Backing up a MySQL database is usually a pretty straightforward and simple task. You can back up a MySQL database using an uploaded application like phpMyAdmin, but for the purposes of this tutorial we’re going to use the MySQL Workbench desktop program. You’ll have to open an Oracle account to download MySQL Workbench, but opening an account is free and only mildly painful.
This article was written using MySQL Workbench 6.1 CE. You may be able to achieve similar results with previous versions, but we have not tested any earlier versions, so your results may vary.
The first time you open MySQL Workbench it will be empty. The first thing you want to do is create a connection to your database. Start by clicking the + next to “MySQL Connections.”
Next you’ll populate the connection configuration fields. Some of the information you’ll need here is located in the MySQL section of Control Panel. Log in and open up the MySQL Database Overview for the database you want to back up.
Now in the MySQL Workbench connection configuration you need to add at least the following:
Connection Name: You can put anything you’d like here.
Hostname: That’s the “Database Server” in Control Panel.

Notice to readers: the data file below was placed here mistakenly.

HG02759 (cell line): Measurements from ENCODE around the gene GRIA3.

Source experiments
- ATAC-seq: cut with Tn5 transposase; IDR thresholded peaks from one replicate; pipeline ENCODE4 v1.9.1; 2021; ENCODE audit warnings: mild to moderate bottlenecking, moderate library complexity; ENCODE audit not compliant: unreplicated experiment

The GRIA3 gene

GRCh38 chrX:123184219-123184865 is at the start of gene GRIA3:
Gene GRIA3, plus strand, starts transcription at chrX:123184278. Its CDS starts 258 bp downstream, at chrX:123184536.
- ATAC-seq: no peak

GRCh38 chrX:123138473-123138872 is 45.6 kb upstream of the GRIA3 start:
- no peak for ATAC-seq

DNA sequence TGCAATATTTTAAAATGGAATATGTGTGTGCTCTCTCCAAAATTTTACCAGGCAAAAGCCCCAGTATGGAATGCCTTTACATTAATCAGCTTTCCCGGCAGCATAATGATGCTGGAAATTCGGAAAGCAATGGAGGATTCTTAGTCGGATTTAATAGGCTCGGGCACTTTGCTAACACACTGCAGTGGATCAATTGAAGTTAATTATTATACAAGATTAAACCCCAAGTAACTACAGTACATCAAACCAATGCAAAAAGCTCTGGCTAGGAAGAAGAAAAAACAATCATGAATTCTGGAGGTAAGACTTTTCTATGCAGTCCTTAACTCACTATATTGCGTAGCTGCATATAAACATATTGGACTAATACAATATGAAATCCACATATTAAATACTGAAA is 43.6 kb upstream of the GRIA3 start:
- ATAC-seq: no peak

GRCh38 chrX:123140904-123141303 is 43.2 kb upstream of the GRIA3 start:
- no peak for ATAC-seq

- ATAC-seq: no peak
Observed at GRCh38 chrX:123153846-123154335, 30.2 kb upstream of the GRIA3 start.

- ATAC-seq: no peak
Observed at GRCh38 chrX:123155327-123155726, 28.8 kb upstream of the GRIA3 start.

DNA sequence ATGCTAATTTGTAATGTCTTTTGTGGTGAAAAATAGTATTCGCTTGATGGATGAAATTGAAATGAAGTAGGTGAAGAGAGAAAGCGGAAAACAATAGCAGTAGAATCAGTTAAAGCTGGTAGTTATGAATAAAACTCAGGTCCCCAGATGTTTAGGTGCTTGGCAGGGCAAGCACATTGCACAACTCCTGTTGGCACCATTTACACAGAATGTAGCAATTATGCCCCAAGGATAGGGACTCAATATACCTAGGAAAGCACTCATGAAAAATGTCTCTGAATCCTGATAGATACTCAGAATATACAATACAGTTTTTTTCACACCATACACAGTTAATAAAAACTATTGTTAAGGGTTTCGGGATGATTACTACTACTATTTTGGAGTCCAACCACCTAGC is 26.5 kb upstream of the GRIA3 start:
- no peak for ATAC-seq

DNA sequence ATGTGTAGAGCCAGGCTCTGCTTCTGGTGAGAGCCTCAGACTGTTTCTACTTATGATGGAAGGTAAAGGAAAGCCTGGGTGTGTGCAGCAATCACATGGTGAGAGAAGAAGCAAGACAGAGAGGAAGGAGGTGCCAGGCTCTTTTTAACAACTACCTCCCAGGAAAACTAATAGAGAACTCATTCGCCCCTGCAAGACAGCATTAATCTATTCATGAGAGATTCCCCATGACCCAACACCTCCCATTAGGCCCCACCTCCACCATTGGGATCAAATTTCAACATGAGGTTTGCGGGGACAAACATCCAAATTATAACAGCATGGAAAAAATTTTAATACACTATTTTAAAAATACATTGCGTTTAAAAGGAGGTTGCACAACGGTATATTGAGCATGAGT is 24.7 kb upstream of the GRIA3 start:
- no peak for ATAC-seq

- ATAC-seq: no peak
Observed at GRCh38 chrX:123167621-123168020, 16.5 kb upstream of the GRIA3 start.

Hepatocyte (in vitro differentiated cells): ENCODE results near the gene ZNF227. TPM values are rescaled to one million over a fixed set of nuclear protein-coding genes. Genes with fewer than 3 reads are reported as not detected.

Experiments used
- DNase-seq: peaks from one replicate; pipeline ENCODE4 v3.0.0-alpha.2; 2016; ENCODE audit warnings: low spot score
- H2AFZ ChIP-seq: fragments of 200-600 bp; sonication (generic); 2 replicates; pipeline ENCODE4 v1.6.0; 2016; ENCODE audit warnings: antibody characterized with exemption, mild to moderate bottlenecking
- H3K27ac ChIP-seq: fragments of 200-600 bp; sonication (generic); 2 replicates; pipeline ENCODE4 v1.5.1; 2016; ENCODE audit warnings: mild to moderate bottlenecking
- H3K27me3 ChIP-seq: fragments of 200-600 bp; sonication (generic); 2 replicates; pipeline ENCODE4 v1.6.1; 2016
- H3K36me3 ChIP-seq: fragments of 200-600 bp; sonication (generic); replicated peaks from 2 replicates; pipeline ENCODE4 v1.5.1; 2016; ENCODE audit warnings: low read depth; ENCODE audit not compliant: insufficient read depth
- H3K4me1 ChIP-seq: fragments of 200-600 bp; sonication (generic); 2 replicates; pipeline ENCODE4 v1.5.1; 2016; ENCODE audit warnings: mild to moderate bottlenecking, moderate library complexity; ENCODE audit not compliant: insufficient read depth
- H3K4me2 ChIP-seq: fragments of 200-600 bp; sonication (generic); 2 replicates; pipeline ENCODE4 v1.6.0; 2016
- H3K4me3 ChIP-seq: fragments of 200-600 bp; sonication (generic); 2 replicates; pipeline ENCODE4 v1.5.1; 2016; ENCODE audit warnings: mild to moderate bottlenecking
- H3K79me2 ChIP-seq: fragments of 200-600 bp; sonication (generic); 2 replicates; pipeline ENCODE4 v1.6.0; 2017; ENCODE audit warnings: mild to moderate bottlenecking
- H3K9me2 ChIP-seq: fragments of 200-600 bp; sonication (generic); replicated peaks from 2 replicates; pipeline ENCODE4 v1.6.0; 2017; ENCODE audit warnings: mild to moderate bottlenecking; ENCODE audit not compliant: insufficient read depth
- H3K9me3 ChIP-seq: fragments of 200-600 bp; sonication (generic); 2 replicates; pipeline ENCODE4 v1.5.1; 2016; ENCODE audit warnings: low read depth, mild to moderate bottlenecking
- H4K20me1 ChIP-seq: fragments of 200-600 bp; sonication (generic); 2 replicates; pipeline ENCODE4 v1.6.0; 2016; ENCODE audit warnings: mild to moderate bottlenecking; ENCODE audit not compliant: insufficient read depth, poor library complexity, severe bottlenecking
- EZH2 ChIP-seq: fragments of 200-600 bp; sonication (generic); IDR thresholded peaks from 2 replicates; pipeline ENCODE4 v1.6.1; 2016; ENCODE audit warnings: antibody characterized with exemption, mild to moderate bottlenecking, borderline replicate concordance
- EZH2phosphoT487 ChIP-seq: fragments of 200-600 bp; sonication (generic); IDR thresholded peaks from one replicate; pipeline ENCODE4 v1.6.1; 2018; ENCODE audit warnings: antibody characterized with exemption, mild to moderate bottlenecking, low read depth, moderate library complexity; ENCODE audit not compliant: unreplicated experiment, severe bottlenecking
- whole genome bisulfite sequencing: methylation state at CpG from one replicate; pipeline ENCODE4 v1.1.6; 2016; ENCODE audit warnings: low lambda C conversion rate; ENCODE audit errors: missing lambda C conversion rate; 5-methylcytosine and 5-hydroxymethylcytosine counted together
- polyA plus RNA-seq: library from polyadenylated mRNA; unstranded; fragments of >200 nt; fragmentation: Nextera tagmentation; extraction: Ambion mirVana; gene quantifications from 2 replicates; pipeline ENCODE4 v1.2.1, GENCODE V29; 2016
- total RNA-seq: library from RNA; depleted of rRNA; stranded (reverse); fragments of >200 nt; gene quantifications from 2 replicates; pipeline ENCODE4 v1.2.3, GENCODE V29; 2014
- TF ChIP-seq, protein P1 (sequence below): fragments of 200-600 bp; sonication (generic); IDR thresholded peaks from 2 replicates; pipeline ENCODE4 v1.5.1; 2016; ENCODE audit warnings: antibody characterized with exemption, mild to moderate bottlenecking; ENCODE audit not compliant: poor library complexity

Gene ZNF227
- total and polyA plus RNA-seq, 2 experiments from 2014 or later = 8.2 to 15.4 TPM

Username: That’s the “Database User” in Control Panel.
Password: The database password. Which, by default, is the same as your Control Panel password.
Once you’ve completed those fields click Test Connection to make sure you’ve got everything entered correctly. If the test is successful, click OK to save the connection.
Now click the checkbox next to the database you want to back up, and for the easiest backup/restoration, select the Export to Self-Contained File option (that creates a single backup file containing your schema and all of your tables and data). Set the destination path for the backup file, and click Start Export.
While we’re here you may as well take a look at how database restoration works. That’s also pretty simple – just click the Data Import/Restore link, select the Import from Self-Contained File option, enter the path to the backup file and click Start Import.
This is a very basic backup tutorial, but it’s sufficient for making your own backups, which you should get in the habit of doing any time you update or change an application, add new database tables, etc.
We do daily database backups for disaster recovery purposes, and we can provide our backup to you if you really need it, but our latest backup might not always be in synch with what you need in the event that you make a database change you want to revert.
So any time you make a change, backup first!